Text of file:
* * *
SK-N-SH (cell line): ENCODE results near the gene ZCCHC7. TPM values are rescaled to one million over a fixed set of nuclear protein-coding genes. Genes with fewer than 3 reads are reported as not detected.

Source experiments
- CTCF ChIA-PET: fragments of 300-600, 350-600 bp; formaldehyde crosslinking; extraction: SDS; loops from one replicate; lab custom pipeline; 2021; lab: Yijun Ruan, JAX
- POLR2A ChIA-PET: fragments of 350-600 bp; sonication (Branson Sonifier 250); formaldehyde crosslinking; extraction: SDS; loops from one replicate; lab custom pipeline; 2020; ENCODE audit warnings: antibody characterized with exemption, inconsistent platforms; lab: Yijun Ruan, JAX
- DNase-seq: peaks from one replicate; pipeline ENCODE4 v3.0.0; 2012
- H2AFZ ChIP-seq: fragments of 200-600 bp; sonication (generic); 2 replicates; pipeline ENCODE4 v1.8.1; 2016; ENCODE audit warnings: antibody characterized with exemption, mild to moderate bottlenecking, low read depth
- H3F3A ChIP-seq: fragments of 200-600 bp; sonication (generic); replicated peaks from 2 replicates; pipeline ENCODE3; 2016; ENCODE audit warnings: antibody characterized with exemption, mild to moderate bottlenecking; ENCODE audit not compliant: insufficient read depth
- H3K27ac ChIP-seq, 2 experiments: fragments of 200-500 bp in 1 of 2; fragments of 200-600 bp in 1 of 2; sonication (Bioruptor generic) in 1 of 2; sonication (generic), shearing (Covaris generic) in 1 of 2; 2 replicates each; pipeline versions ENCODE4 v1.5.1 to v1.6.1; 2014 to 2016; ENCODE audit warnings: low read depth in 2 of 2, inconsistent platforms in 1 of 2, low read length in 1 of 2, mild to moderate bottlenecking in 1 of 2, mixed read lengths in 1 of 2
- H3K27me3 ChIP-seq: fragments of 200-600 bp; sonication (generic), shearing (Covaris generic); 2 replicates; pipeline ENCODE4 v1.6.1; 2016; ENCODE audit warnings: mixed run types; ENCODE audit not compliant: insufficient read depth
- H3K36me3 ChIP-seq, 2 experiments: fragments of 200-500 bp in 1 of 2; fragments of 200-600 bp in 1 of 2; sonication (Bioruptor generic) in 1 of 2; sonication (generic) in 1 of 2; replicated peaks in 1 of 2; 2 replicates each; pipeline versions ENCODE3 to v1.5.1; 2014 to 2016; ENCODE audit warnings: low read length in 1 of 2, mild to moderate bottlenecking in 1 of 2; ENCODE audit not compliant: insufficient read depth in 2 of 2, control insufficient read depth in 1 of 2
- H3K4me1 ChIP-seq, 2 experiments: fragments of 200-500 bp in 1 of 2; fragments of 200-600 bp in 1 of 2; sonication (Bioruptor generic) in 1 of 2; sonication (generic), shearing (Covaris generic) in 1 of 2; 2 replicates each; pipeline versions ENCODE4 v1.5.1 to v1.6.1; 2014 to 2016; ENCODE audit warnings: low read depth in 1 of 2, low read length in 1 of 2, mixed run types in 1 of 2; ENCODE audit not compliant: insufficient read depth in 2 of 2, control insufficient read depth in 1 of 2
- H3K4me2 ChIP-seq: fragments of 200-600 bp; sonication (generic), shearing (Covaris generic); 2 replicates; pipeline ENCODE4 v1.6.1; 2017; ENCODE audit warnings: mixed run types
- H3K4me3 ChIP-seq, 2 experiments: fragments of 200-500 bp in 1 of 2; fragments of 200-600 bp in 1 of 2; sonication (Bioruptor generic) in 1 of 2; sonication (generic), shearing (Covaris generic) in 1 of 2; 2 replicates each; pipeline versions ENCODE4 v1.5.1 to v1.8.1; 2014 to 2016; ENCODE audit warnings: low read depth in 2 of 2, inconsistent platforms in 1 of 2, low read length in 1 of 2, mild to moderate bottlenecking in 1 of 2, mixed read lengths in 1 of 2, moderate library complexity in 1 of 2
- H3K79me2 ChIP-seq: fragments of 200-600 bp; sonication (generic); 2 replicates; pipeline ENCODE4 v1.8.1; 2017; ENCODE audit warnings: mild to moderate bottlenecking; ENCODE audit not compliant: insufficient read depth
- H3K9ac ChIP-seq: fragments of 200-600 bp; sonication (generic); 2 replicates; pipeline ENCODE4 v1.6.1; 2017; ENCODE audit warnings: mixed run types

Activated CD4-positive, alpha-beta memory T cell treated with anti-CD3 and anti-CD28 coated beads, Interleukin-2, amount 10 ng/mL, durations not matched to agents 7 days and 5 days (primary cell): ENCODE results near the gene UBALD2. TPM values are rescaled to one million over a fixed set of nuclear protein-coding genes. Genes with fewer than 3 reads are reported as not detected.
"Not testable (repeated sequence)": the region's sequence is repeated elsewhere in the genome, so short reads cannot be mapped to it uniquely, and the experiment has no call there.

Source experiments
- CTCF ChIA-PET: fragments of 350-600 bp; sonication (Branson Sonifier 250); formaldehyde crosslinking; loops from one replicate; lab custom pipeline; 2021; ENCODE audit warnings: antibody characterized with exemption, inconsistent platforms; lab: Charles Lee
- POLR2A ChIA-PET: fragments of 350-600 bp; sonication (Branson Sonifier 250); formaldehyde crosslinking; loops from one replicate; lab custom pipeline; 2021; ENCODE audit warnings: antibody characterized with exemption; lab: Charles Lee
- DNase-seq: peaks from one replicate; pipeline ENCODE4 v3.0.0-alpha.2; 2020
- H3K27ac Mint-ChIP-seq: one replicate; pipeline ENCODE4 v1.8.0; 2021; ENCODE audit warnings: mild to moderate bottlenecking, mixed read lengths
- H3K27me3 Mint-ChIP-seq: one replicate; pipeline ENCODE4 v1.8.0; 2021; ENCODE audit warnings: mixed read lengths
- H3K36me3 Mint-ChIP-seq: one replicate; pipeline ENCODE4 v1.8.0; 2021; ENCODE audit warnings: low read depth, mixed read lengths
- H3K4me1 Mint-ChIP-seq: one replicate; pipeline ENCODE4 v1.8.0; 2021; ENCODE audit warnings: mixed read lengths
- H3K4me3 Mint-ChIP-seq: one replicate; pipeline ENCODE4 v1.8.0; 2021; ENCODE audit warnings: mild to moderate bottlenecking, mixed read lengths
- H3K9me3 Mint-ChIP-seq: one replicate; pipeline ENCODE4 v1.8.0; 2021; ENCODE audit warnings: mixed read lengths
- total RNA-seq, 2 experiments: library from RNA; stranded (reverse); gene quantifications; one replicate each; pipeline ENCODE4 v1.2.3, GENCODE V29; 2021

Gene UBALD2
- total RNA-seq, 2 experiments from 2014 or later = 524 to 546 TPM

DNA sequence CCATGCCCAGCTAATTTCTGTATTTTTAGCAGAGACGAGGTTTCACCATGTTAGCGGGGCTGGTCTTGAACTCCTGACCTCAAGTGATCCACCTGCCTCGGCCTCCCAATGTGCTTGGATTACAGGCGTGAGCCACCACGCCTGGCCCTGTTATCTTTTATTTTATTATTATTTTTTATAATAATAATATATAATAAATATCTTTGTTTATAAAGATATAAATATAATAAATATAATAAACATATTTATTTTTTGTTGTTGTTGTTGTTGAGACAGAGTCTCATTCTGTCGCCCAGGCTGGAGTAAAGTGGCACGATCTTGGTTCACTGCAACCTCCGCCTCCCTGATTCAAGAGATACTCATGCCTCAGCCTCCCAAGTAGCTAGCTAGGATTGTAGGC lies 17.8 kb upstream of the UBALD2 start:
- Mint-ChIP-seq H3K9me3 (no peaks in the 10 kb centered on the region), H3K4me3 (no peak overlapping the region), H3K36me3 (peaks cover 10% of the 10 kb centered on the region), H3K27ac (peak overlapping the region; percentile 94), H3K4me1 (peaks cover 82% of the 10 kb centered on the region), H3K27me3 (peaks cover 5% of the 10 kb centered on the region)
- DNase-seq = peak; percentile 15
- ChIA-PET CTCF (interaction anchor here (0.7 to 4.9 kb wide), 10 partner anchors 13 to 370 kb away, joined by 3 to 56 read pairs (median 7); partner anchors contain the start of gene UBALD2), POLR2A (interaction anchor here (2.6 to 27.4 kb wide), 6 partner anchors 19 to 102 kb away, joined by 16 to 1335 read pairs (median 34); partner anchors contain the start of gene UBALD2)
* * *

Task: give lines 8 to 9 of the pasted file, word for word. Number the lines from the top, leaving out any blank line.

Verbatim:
- H3K27ac ChIP-seq, 2 experiments: fragments of 200-500 bp in 1 of 2; fragments of 200-600 bp in 1 of 2; sonication (Bioruptor generic) in 1 of 2; sonication (generic), shearing (Covaris generic) in 1 of 2; 2 replicates each; pipeline versions ENCODE4 v1.5.1 to v1.6.1; 2014 to 2016; ENCODE audit warnings: low read depth in 2 of 2, inconsistent platforms in 1 of 2, low read length in 1 of 2, mild to moderate bottlenecking in 1 of 2, mixed read lengths in 1 of 2
- H3K27me3 ChIP-seq: fragments of 200-600 bp; sonication (generic), shearing (Covaris generic); 2 replicates; pipeline ENCODE4 v1.6.1; 2016; ENCODE audit warnings: mixed run types; ENCODE audit not compliant: insufficient read depth